Deheubarth (Welsh pronunciation: [dɛˈhəɨbarθ]; lit. "Right-hand Part", thus "the South") was a regional name for the realms of south Wales, particularly as opposed to Gwynedd (Latin: Venedotia). It is now used as a shorthand for the various realms united under the House of Dinefwr, but that Deheubarth itself was not considered a proper kingdom on the model of Gwynedd, Powys, or Dyfed is shown by its rendering in Latin as dextralis pars or as Britonnes dexterales ("the Southern Britons") and not as a named land. In the oldest British writers, Deheubarth was used for all of modern Wales to distinguish it from Hen Ogledd (Y Gogledd), the northern lands whence Cunedda and the Cymry originated.
Kingdom of Deheubarth
Banner of the House of Dinefwr
|Anthem: Unbennaeth Prydain|
"The Monarchy of Britain"
|Common languages||Welsh language|
|Rhys ap Tewdwr|
|Rhys ap Gruffydd|
|Historical era||Middle Ages|
|Currency||ceiniog cyfreith &|
|Today part of|
Deheubarth was united around 920 by Hywel Dda out of the territories of Seisyllwg and Dyfed, which had come into his possession. Later on, the Kingdom of Brycheiniog was also added. Caerleon was previously the principal court of the area, but Hywel's dynasty fortified and built up a new base at Dinefwr, near Llandeilo, giving them their name.
After the high-water mark set by Hywel, Dinefwr was repeatedly overrun. First, by the Welsh of the north and east: by Llywelyn ap Seisyll of Gwynedd in 1018; by Rhydderch ab Iestyn of Morgannwg in 1023; by Gruffydd ap Llywelyn of Gwynedd in 1041 and 1043. In 1075, Rhys ab Owain and the noblemen of Ystrad Tywi succeeded in treacherously killing their English-backed overlord Bleddyn ap Cynfyn. Although Rhys was quickly overrun by Gwynedd and Gwent, his cousin Rhys ap Tewdwr – through his marriage into Bleddyn's family and through battle – reestablished his dynasty's hegemony over south Wales just in time for the second wave of conquest: a prolonged Norman invasion under the Marcher Lords. In 1093, Rhys was killed in unknown circumstances while resisting their expansion into Brycheiniog and his son Gruffydd was briefly thrown into exile.
Following the death of Henry I, in 1136 Gruffydd formed an alliance with Gwynedd for the purpose of a revolt against Norman incursions. He took part in Owain Gwynedd and Cadwaladr ap Gruffydd's victory over the English at Crug Mawr. The newly liberated region of Ceredigion, though, was not returned to his family but annexed by Owain.
The long and capable rule of Gruffydd's son the Lord Rhys – and the civil wars that followed Owain's death in Gwynedd – briefly permitted the South to reassert the hegemony Hywel Dda had enjoyed two centuries before. On his death in 1197, though, Rhys redivided his kingdom among his several sons and none of them ever again rivalled his power. By the time Llywelyn the Great won the wars in Gwynedd, in the first half of the 12th century, lords in Deheubarth merely appear among his clients.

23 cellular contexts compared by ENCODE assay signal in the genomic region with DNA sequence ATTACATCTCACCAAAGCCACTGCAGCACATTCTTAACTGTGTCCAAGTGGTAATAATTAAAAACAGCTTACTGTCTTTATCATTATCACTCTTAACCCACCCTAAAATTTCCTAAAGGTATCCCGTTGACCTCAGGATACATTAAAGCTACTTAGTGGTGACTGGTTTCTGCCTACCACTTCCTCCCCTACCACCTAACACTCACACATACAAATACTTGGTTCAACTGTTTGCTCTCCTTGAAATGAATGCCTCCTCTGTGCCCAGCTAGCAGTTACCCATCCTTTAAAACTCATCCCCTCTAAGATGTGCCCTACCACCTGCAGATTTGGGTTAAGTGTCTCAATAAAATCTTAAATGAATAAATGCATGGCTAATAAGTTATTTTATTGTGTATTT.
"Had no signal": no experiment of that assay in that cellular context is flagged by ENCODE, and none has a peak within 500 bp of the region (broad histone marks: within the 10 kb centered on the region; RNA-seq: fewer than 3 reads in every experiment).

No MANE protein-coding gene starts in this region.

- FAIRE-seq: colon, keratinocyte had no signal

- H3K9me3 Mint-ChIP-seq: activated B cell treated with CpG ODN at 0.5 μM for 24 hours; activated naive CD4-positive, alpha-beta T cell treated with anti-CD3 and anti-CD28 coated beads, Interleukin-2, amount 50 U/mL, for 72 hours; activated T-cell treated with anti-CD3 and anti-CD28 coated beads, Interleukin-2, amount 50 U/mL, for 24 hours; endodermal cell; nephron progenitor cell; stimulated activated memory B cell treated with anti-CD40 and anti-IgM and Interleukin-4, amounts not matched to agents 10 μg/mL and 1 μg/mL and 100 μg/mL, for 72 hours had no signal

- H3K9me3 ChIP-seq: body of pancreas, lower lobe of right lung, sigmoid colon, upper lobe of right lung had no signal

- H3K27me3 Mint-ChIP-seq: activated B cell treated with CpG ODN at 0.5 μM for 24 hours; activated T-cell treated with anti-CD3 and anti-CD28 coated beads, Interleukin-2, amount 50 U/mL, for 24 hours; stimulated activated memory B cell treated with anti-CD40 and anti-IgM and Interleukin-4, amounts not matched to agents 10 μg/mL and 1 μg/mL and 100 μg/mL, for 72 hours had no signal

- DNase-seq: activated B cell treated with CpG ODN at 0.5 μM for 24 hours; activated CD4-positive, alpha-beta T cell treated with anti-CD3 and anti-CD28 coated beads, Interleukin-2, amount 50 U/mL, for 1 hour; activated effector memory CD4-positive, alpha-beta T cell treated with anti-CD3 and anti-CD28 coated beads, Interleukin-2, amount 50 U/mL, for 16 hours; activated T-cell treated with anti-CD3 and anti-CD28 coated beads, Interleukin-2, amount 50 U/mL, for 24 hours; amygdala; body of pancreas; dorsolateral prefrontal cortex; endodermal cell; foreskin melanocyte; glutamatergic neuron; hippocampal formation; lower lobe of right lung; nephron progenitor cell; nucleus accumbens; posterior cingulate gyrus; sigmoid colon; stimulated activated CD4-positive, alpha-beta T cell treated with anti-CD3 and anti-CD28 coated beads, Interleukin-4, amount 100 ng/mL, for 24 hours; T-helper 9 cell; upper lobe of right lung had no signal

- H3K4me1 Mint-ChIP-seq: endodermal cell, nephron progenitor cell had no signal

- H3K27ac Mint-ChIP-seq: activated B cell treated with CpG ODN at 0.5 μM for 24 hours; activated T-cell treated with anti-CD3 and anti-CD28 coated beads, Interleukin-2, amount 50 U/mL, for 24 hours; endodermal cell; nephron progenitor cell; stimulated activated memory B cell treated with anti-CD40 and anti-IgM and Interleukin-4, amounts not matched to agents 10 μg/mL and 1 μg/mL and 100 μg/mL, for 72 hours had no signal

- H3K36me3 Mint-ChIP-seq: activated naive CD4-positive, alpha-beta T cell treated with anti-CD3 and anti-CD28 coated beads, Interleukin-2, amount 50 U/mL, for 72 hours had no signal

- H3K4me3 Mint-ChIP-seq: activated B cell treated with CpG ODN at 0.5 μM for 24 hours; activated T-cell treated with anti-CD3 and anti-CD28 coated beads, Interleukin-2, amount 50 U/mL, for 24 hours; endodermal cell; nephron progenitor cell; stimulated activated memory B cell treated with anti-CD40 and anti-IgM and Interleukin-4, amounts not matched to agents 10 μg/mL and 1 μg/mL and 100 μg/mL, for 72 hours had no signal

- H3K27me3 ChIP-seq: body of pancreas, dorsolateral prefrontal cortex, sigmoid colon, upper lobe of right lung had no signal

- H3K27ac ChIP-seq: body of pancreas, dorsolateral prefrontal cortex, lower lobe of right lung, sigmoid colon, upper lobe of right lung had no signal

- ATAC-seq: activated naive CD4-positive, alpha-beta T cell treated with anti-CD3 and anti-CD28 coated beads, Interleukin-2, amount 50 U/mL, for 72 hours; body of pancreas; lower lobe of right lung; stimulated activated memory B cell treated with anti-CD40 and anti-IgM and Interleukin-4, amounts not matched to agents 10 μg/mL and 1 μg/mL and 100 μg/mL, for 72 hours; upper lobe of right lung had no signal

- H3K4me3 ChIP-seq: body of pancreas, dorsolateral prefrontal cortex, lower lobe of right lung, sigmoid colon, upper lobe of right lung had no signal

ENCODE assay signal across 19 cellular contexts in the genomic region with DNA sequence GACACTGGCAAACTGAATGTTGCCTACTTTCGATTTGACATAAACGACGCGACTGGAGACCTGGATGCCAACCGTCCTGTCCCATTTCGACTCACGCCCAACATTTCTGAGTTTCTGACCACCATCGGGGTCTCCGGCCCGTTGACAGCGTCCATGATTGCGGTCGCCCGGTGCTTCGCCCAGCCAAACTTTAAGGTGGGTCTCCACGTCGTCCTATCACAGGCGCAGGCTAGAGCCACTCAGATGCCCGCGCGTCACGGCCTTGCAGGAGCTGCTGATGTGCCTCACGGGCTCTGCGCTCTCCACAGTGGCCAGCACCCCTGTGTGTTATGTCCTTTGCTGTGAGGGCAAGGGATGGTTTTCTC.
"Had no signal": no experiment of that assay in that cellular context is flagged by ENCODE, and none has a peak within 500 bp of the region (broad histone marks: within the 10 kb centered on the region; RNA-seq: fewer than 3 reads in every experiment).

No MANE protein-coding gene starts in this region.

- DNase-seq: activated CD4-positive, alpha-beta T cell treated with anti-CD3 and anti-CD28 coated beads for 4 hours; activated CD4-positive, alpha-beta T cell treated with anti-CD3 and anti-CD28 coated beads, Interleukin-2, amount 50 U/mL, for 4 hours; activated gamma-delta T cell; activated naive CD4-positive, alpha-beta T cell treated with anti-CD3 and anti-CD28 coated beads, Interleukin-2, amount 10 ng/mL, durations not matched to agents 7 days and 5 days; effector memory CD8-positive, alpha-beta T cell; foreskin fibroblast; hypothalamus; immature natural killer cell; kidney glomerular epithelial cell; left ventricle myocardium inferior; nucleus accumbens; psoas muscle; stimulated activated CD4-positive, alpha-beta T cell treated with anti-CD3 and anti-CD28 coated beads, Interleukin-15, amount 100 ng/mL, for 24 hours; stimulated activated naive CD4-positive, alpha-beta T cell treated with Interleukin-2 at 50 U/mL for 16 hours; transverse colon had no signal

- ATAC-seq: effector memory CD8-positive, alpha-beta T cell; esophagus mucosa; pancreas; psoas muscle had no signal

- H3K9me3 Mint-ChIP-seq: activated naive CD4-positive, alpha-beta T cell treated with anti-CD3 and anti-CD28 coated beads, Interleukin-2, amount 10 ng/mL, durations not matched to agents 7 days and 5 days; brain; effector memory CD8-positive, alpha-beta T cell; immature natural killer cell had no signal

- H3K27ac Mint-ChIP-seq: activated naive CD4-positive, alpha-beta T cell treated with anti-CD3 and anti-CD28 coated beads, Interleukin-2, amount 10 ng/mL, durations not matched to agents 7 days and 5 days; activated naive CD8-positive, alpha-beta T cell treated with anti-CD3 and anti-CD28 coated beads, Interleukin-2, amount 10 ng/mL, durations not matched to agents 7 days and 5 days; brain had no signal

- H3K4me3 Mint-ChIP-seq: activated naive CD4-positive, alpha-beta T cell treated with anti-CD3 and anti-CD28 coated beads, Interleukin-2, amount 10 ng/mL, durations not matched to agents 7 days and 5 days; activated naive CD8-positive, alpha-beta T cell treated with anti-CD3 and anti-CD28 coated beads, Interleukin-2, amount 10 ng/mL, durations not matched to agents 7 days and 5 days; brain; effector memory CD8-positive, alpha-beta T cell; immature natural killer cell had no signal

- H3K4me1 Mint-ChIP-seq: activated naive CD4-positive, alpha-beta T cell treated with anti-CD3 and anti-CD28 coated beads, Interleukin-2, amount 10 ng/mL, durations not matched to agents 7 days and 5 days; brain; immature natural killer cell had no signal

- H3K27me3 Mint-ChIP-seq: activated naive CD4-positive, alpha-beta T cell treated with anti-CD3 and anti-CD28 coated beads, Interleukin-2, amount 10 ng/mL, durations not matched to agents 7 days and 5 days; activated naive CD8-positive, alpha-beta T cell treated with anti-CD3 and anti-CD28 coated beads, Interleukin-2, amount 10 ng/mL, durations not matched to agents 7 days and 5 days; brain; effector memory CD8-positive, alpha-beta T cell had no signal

In the arena of the church, Sulien was the leader of the monastic community at Llanbadarn Fawr in Ceredigion. Born ca. 1030, he became Bishop of St David's in 1073 and again in 1079/80. Both of his sons followed him into the service of the church. At this time the prohibition against the marriage of clerics was not yet established. His sons produced a number of manuscripts and original Latin and vernacular poems. They were very active in the ecclesiastical and political life of Deheubarth. One son, Rhygyfarch (Latin: Ricemarchus) of Llanbadarn Fawr, wrote the Life of Saint David and another, Ieuan, was a skilful scribe and illuminator. He copied some the works of Augustine of Hippo and may have written the Life of St. Padarn.
- Wade-Evans, Arthur. Welsh Medieval Law. Oxford Univ., 1909. Accessed 1 Feb 2013.
- Bradley, A.G. Owen Glyndwr and the Last Struggle for Welsh Independence. G.P. Putnam's Sons (New York), 1901. Accessed 1 Feb 2013.
- Jenkins, John. Poetry of Wales Archived 2008-06-07 at the Wayback Machine. Houlston & Sons (London), 1873. Accessed 1 Feb 2013.
- The orientation of Medieval maps and geographical thinking was towards the east. Facing east, north was thus on the "left-hand" side and south on the right.
- Ellis, Thos. P. Welsh Tribal Law & Custom in the Middle Ages, Vol. I, iii, §3. 1926. Accessed 1 February 2013.
- Wade-Evans, Arthur. Welsh Medieval Laws. Oxford Uni., 1909. Accessed 31 January 2013.
- Williams, Jane. A History of Wales. Cambridge University Press, 2010. Accessed 1 February 2013.